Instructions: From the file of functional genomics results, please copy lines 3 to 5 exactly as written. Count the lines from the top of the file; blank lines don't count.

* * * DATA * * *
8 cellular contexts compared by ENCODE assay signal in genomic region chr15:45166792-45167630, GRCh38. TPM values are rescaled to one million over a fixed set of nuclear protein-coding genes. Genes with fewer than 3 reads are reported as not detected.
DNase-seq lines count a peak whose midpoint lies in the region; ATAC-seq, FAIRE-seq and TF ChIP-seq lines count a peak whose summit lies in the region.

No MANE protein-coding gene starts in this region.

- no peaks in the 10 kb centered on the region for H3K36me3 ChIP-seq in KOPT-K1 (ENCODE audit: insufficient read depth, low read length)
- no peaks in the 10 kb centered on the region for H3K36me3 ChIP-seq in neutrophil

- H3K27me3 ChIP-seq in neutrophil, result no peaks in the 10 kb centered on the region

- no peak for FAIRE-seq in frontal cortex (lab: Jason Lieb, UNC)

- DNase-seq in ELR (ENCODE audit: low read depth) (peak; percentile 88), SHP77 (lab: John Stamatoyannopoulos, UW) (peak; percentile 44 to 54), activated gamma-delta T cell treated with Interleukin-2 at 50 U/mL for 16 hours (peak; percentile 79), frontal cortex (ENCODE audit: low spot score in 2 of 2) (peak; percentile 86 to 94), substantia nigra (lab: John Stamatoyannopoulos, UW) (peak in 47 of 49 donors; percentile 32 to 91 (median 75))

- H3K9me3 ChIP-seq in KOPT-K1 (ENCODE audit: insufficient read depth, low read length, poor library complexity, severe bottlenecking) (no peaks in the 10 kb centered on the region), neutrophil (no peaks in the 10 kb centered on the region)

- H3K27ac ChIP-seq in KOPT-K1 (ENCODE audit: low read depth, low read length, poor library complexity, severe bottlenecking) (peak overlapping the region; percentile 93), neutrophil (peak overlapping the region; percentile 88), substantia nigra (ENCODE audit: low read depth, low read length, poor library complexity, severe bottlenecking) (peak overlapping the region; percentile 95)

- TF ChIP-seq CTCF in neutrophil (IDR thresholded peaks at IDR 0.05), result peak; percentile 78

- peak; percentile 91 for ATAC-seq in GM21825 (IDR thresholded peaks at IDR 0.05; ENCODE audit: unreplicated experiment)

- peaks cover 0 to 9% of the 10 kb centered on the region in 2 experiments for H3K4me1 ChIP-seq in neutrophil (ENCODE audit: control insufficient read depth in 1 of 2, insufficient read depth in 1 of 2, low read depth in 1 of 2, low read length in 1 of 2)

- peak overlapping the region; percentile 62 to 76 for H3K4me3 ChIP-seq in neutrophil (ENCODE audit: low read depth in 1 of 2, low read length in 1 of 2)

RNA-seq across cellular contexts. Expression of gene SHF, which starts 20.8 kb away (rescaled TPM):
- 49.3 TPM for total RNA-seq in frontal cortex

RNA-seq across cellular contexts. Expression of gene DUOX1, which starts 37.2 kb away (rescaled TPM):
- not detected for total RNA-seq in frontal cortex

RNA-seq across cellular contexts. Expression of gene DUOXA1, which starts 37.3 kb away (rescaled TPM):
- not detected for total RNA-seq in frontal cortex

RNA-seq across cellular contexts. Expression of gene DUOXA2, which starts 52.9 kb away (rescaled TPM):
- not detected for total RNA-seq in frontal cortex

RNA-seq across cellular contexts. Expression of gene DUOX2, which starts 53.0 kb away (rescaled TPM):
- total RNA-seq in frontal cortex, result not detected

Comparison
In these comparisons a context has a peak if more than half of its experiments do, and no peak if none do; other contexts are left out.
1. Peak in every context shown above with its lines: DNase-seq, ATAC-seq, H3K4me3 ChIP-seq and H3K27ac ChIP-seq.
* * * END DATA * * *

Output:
No MANE protein-coding gene starts in this region.

- no peaks in the 10 kb centered on the region for H3K36me3 ChIP-seq in KOPT-K1 (ENCODE audit: insufficient read depth, low read length)
- no peaks in the 10 kb centered on the region for H3K36me3 ChIP-seq in neutrophil